Old School Rap

Old School Rap style is used by New York City rap artists of the late 1970s and early 1980s, who are very fast. Old school rap is distinguished from other styles by its relatively simple rapping, in which most lines are about the same length and speech rhythms rarely change direction as the beats progress.

Classify Noises and Effects

If the modulation (lowering of the voice) misses the beat, it doesn’t last long; the sound quickly returns to its original palette for a consonance (harmonization).

The focus was not on the lyrical aspect of the music, but compared to the socially conscious Grandmaster Flash Crew, who pushed the boundaries of rap music, old school was a world apart. Most old school rap songs began at urban parties and discos, where they were often funny and lighthearted.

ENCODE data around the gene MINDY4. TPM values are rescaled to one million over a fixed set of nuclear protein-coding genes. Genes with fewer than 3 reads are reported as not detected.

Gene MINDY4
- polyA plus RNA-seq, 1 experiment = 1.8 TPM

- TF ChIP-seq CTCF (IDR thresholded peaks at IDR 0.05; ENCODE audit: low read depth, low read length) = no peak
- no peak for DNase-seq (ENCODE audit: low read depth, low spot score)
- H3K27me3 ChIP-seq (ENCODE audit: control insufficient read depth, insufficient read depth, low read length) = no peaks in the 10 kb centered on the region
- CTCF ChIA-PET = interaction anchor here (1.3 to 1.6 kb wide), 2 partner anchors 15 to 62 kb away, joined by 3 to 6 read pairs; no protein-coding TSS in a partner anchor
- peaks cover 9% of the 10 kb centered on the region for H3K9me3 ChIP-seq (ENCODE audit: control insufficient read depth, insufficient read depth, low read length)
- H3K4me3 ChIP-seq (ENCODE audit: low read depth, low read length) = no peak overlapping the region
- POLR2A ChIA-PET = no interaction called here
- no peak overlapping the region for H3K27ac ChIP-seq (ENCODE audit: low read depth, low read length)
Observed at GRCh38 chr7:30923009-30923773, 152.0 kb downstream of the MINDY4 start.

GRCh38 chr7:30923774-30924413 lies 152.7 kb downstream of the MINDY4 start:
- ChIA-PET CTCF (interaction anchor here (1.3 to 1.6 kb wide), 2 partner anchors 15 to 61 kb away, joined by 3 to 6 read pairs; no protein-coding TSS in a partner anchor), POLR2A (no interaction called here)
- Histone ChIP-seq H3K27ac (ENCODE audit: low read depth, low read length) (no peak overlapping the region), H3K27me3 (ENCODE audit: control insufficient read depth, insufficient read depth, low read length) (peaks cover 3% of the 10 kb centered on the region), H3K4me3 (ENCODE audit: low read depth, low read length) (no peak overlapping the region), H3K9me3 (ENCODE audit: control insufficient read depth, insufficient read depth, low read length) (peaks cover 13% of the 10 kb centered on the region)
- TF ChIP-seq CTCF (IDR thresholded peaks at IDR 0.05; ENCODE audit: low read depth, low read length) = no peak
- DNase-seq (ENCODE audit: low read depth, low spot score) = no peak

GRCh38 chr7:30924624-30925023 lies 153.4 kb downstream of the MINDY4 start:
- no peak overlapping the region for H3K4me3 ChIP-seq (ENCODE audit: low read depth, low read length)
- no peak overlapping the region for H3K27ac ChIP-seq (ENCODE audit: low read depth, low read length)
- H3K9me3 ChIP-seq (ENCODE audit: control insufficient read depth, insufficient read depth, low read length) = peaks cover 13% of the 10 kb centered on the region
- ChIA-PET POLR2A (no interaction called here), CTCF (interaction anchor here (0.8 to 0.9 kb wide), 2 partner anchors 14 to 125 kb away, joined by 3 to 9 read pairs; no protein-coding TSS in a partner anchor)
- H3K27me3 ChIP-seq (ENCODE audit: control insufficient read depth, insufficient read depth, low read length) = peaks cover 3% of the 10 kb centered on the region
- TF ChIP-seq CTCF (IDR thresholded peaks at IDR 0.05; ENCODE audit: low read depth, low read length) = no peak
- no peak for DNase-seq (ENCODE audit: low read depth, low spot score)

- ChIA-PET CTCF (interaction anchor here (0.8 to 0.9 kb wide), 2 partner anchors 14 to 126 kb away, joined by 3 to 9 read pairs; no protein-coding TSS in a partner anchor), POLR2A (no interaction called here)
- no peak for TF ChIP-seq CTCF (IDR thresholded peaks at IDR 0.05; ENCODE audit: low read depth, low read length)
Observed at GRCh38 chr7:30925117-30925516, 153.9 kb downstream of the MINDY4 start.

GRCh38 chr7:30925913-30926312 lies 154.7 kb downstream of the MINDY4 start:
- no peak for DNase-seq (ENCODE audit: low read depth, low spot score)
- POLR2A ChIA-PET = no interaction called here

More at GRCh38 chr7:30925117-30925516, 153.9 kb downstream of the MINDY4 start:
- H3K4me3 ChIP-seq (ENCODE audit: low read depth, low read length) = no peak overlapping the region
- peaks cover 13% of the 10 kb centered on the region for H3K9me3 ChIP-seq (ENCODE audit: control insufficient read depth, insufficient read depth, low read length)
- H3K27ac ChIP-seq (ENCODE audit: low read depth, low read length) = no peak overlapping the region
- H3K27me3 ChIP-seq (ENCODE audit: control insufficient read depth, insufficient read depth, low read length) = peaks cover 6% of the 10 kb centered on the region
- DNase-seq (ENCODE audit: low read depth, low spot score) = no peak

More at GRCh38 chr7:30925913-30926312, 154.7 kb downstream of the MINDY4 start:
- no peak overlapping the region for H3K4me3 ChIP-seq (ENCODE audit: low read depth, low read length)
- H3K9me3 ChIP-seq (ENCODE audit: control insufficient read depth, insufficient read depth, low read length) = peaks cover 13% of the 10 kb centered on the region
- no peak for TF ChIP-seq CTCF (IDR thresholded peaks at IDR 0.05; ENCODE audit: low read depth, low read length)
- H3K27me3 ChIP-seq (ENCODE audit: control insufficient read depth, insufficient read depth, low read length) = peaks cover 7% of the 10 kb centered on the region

Old school rap provided a solid foundation for female rap, but neither Grandmaster Flash & the Furious Five nor the Sugarhill Gang were more popular. Some were mixed with synthesizers. This type of music, with or without rap, was called electro.

An Overview of the Genre

The history of old school rap albums began in 1979 with the release of “King Tim III” by Fatback and “Rapper’s Delight” by the Sugarhill Gang, but the trend had been developing for about ten years before that.

Before Run-D.M.C. came out with their sound and hardcore urban direction in 1983 and 1984, Sugarhill Records ruled the music business and became the center of old school rap.

Their sound and style quickly took over the entire rap scene, making old school and funk, which were popular in the clubs in the 1970s, seem like a thing of the past.

Compared to the intricate rhythms and lyrics of contemporary rap or even hip-hop (which debuted less than ten years after “Rapper’s Delight”), the direction of old school rap may seem antiquated and a little slow.


No matter what era we live in, the best old-school songs continue to be the most popular party music. Considering the active growth of music culture, this is unexpected.

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